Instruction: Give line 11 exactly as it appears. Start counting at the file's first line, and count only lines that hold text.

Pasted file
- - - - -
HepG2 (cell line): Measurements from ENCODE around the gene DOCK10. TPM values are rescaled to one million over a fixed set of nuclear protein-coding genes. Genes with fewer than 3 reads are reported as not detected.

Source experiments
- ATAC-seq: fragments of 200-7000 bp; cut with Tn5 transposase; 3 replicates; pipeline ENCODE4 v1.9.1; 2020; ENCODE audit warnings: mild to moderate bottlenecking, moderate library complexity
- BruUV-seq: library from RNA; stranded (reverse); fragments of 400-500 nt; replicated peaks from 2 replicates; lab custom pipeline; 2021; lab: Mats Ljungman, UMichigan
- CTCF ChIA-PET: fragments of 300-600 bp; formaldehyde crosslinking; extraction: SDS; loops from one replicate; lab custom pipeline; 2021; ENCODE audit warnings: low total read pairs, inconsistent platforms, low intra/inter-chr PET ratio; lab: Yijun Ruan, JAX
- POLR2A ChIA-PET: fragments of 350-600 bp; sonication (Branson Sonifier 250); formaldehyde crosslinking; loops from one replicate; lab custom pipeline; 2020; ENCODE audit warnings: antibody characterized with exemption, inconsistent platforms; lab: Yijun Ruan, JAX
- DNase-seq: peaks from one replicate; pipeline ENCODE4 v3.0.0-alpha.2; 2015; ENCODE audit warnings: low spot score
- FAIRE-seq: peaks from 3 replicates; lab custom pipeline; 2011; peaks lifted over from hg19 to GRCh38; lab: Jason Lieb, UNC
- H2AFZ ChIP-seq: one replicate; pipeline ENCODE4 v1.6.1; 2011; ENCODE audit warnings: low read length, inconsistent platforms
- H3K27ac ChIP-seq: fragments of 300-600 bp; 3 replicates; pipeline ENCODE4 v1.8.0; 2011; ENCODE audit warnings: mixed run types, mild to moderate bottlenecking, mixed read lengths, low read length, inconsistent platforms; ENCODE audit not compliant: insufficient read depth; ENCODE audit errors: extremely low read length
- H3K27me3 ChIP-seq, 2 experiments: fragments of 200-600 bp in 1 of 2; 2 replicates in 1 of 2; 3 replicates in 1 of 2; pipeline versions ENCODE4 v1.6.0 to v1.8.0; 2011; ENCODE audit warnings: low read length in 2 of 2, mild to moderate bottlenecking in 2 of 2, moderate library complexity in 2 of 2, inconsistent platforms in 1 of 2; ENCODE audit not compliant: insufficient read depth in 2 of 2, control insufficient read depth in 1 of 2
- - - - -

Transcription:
- H3K27me3 ChIP-seq, 2 experiments: fragments of 200-600 bp in 1 of 2; 2 replicates in 1 of 2; 3 replicates in 1 of 2; pipeline versions ENCODE4 v1.6.0 to v1.8.0; 2011; ENCODE audit warnings: low read length in 2 of 2, mild to moderate bottlenecking in 2 of 2, moderate library complexity in 2 of 2, inconsistent platforms in 1 of 2; ENCODE audit not compliant: insufficient read depth in 2 of 2, control insufficient read depth in 1 of 2